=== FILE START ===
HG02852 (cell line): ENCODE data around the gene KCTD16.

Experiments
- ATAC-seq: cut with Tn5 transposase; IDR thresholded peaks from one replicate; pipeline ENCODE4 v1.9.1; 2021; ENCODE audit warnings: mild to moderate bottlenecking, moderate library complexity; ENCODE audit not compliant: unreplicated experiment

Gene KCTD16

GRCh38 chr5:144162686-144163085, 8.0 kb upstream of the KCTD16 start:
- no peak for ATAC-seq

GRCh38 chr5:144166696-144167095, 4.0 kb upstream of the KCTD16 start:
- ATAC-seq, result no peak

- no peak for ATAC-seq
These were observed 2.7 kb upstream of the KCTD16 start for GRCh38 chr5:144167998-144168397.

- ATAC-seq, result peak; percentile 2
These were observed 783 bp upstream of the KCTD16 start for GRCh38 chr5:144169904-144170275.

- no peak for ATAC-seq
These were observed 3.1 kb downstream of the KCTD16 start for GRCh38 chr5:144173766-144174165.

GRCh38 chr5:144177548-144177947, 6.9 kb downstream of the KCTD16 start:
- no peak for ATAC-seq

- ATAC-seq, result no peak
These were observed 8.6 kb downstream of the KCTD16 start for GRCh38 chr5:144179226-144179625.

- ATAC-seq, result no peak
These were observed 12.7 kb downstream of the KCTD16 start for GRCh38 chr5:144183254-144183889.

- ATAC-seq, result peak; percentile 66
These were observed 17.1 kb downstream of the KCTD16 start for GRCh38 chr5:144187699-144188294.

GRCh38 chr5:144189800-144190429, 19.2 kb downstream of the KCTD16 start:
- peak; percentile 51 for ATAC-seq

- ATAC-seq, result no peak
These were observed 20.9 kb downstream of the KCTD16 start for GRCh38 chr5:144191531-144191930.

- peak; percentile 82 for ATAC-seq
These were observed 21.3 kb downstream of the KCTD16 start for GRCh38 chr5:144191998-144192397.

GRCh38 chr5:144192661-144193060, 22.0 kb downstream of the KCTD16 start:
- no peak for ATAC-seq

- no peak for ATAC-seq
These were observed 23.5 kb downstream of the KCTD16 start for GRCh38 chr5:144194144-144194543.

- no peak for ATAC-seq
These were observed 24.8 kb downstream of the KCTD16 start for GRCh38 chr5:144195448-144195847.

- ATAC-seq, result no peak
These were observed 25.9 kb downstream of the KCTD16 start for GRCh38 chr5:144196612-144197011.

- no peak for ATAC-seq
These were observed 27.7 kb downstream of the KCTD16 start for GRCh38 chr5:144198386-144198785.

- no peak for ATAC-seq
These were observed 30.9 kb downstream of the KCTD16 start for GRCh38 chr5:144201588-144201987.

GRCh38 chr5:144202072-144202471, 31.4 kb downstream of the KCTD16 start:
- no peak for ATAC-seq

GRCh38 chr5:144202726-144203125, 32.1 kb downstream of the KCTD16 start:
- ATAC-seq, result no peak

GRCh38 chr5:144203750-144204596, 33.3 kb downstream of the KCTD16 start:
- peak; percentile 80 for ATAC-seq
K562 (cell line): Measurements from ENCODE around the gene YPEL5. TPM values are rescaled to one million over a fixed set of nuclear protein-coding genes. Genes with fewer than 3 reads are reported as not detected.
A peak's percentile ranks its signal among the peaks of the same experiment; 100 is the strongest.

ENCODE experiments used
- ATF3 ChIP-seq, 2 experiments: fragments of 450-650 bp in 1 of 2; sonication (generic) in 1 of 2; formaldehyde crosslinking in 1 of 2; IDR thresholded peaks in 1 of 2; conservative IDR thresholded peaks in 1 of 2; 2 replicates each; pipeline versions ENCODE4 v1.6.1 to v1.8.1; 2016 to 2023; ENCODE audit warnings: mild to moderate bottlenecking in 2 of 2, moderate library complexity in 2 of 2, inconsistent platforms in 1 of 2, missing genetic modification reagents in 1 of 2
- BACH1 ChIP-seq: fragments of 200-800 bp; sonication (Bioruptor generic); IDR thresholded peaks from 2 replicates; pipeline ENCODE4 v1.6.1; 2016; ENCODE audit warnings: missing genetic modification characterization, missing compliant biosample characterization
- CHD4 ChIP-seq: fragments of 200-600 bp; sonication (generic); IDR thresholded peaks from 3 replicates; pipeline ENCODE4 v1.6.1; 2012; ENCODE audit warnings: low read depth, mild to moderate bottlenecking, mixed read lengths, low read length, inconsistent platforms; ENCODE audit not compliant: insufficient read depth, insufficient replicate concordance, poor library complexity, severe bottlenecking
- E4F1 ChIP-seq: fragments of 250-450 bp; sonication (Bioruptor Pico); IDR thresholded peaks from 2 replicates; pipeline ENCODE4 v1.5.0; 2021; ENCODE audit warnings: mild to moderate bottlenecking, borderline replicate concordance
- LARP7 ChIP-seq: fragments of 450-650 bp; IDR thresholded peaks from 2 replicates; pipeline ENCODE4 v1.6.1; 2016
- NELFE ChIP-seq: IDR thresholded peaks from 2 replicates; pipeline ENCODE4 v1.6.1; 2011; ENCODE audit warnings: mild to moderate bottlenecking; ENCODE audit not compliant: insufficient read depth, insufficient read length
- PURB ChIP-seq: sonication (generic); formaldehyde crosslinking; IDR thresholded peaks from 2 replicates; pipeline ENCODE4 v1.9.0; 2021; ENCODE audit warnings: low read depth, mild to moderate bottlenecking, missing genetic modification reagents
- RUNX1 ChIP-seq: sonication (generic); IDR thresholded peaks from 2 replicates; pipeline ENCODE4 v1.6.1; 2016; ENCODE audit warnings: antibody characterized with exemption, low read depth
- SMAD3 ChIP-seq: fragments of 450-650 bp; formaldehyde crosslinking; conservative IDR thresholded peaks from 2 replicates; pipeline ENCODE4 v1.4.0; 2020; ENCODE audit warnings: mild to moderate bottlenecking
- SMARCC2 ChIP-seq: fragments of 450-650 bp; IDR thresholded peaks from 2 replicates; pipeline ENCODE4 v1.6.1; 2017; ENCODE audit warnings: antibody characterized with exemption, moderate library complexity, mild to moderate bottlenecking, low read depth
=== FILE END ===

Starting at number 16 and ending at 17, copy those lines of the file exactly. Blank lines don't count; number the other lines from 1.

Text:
- no peak for ATAC-seq

- ATAC-seq, result no peak